I usually stick to the InfoVis track at VIS, and that was also the case this time. The papers in this part of my report from VIS 2017 cover text, small visualizations like sparklines and glyphs, tools for showing story structure, and multi-device interaction with data.
Tag or word clouds are second only to pie charts in the kind of scorn you get for using them. And yet, they were a topic at InfoVis this year, with three papers dealing with their creation and readability.
EdWordle: Consistency-preserving Word Cloud Editingby Yunhai Wang, Xiaowei Chu, Chen Bao, Lifeng Zhu, Oliver Deussen, Baoquan Chen, and Michael Sedlmair presents a fairly straightforward, but also quite neat system to edit word clouds. The EdWordle tool allows you to add and remove words, move words around, or trigger a relayout that neatly animates. This lets you make more semantic word clouds by moving related words closer to each other (like when they’re part of a phrase).
Taking Word Clouds Apart: An Empirical Investigation of the Design Space for Keyword Summaries by Cristian Felix, Enrico Bertini, and Steven Franconeri goes the opposite direction, asking how well people can read them. They compared the classic text size with bar length, color, and bubble size. They measured time and error and found that the more precise codings (like bars) took longer to read than the ones that performed more poorly (like font size). Their materials are available.
Perceptual Biases in Font Size as a Data Encoding by Eric Carlson Alexander, Chih-Ching Chang, Mariana Shimabukuro, Steve Franconeri, Christopher Collins, and Michael Gleicher reports on 14 studies(!) on how the reading of word clouds depends on various factors such as word length, the kinds of characters involved, ascenders and descenders, etc. They found evidence for many of the assumed (but largely unproven) effects, but also that people really aren’t that bad at reading word clouds to begin with. Clearly, a word cloud will not be used for high-precision tasks, but they’re fine for comparing when there is a reasonable difference.
Sparklines and Glyphs
An Exploratory Study of Word-Scale Graphics in Data-Rich Text Documents, Pascal Goffin, Jeremy Boy, Wesley Willett, Petra Isenberg also mentions words, but in a very different context. It’s about small graphics better known as sparklines. They let designers play with Wikipedia articles to see what kinds of small graphics they’d want to include. The result is quite interesting, with a large number of different types and designs, and not limited to just numerical data. A list of designs from the study is available.
A Systematic Review of Experimental Studies on Data Glyphs by Johannes Fuchs, Petra Isenberg, Anastasia Bezerianos, and Daniel A. Keim looks at the many different types of glyphs (and their varying definitions). They compared a large number of papers going back to 1957, and put together a nice overview of what we know, where there are gaps, and where there are contradictions in the literature.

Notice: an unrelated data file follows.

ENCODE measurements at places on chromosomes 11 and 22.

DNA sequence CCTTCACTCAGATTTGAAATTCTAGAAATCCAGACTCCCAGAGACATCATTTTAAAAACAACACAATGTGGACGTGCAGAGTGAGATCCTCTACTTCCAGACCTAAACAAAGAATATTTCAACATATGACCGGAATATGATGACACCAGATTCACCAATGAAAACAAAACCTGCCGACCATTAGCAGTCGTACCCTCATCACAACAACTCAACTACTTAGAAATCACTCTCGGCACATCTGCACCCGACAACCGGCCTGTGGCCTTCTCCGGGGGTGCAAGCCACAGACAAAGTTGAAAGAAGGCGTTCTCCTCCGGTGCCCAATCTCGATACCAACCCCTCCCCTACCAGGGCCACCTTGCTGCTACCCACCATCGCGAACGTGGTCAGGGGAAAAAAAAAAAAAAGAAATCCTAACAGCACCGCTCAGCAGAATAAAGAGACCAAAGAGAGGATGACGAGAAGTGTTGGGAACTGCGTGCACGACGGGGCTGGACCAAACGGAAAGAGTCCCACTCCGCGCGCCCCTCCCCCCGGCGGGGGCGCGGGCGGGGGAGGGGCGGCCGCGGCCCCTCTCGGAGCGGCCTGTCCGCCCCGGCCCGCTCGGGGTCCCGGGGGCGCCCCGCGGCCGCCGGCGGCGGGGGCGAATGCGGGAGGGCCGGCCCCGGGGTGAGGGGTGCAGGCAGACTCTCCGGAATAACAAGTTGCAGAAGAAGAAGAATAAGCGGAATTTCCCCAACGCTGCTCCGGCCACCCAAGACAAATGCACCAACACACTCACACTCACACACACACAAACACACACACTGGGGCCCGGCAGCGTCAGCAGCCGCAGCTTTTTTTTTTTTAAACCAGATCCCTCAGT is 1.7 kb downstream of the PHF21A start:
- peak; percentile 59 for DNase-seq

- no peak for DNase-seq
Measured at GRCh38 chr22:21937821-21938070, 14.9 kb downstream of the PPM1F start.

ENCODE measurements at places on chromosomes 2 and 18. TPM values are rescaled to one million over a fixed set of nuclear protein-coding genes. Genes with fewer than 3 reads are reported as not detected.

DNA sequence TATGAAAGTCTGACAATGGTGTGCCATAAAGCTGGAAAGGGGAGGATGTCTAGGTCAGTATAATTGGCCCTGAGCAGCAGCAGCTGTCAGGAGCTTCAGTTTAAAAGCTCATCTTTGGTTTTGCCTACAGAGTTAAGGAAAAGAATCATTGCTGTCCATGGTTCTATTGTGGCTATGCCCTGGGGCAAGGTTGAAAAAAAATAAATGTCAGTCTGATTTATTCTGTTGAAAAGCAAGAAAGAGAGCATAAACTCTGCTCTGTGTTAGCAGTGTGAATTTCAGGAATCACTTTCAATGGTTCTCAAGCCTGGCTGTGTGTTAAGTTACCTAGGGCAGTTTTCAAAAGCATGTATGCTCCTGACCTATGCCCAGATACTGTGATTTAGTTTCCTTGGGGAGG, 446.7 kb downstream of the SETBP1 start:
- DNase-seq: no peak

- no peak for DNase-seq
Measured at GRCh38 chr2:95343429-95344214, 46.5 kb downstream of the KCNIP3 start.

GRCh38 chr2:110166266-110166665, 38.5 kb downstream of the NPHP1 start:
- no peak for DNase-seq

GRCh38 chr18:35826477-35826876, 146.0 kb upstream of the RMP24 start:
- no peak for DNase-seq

Brushing, Multiple Views, and Interaction
While there is a lot of talk of multiple views and interaction, there is not enough research to figure out how to actually use those. These three papers pushed the boundaries on what we know about this aspect of visualization.
MyBrush: Brushing and Linking with Personal Agency by Philipp Koytek, Charles Perin, Jo Vermeulen, Elisabeth André, and Sheelagh Carpendale takes apart the concept of brushing and linking to let users create their own brushing system by picking the type of source, link, and target they prefer. They show that people found that quite useful and were able to create a wide variety of tools depending on what they were after. Their source code is available and you can play with their implementation in your browser.
Keeping Multiple Views Consistent: Constraints, Validations, and Exceptions in Visualization Authoring by Zening Qu and Jessica Hullman looks at how some of the usual rules for scaling charts (like including zero, scaling to the max) can be adapted for multiple-view dashboards. They studied a wide range of different scenarios, with common measures using the same or different encodings, etc. They came up with a number of interesting results that appear to be quite useful and directly applicable.
VisTiles: Coordinating and Combining Co-located Mobile Devices for Visual Data Exploration by Ricardo Langner, Tom Horak, and Raimund Dachselt shows a number of ideas for using multiple mobile devices (in particular tables) to expand the way interaction with data works. They have a large set of interesting demos, and their source code is also available for you to try it out yourself.
Stories and Interaction
Visualizing Nonlinear Narratives with Story Curves by Nam Wook Kim, Benjamin Bach, Hyejin Im, Sasha Schriber, Markus Gross, and Hanspeter Pfister presents a very interesting tool to explore the narrative structure of books and movies, in particular flash-backs and flash-forwards. You can run it in your browser and play with a good selection of movies with interesting structure (Memento, Eternal Sunshine of the Spotless Mind, etc.). There’s also lots of interaction to find particular kinds of features, which they tested with literary and film scholars. Source code and more materials are available from their project page.
I should also mention a talk I unfortunately missed, Timelines Revisited: A Design Space and Considerations for Expressive Storytelling by Matthew Brehmer, Bongshin Lee, Benjamin Bach, Nathalie Henry Riche, and Tamara Munzner. They look at a variety of ways to show timelines and sequences, and how to use them to tell stories. Their materials are available online as well.